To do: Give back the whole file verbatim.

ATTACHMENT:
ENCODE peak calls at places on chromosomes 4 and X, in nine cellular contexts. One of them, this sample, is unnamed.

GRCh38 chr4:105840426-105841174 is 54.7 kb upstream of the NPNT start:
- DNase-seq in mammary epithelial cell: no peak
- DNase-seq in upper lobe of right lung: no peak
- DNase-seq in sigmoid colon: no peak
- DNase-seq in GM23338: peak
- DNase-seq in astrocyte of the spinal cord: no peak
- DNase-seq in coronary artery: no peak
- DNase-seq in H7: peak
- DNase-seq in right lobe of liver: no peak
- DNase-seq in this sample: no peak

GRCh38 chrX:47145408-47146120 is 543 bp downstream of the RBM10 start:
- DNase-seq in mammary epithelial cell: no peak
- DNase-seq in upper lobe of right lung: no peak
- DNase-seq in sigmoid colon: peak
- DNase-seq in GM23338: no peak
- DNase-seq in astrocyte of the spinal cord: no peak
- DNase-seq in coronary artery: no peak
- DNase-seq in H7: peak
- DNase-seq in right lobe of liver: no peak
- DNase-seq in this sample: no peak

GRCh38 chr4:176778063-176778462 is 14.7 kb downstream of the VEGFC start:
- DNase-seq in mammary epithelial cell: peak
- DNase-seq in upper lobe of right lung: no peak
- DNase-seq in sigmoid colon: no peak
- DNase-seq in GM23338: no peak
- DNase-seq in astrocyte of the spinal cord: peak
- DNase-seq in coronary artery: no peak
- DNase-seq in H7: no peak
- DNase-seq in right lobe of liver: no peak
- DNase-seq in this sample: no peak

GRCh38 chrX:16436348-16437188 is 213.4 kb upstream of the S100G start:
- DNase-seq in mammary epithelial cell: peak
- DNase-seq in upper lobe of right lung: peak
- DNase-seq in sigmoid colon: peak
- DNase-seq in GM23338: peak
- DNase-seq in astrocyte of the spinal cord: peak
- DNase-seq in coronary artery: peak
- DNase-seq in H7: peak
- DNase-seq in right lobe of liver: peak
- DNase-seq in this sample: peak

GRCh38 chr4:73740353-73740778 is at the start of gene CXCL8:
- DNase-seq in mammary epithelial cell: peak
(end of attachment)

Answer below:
ENCODE peak calls at places on chromosomes 4 and X, in nine cellular contexts. One of them, this sample, is unnamed.

GRCh38 chr4:105840426-105841174 is 54.7 kb upstream of the NPNT start:
- DNase-seq in mammary epithelial cell: no peak
- DNase-seq in upper lobe of right lung: no peak
- DNase-seq in sigmoid colon: no peak
- DNase-seq in GM23338: peak
- DNase-seq in astrocyte of the spinal cord: no peak
- DNase-seq in coronary artery: no peak
- DNase-seq in H7: peak
- DNase-seq in right lobe of liver: no peak
- DNase-seq in this sample: no peak

GRCh38 chrX:47145408-47146120 is 543 bp downstream of the RBM10 start:
- DNase-seq in mammary epithelial cell: no peak
- DNase-seq in upper lobe of right lung: no peak
- DNase-seq in sigmoid colon: peak
- DNase-seq in GM23338: no peak
- DNase-seq in astrocyte of the spinal cord: no peak
- DNase-seq in coronary artery: no peak
- DNase-seq in H7: peak
- DNase-seq in right lobe of liver: no peak
- DNase-seq in this sample: no peak

GRCh38 chr4:176778063-176778462 is 14.7 kb downstream of the VEGFC start:
- DNase-seq in mammary epithelial cell: peak
- DNase-seq in upper lobe of right lung: no peak
- DNase-seq in sigmoid colon: no peak
- DNase-seq in GM23338: no peak
- DNase-seq in astrocyte of the spinal cord: peak
- DNase-seq in coronary artery: no peak
- DNase-seq in H7: no peak
- DNase-seq in right lobe of liver: no peak
- DNase-seq in this sample: no peak

GRCh38 chrX:16436348-16437188 is 213.4 kb upstream of the S100G start:
- DNase-seq in mammary epithelial cell: peak
- DNase-seq in upper lobe of right lung: peak
- DNase-seq in sigmoid colon: peak
- DNase-seq in GM23338: peak
- DNase-seq in astrocyte of the spinal cord: peak
- DNase-seq in coronary artery: peak
- DNase-seq in H7: peak
- DNase-seq in right lobe of liver: peak
- DNase-seq in this sample: peak

GRCh38 chr4:73740353-73740778 is at the start of gene CXCL8:
- DNase-seq in mammary epithelial cell: peak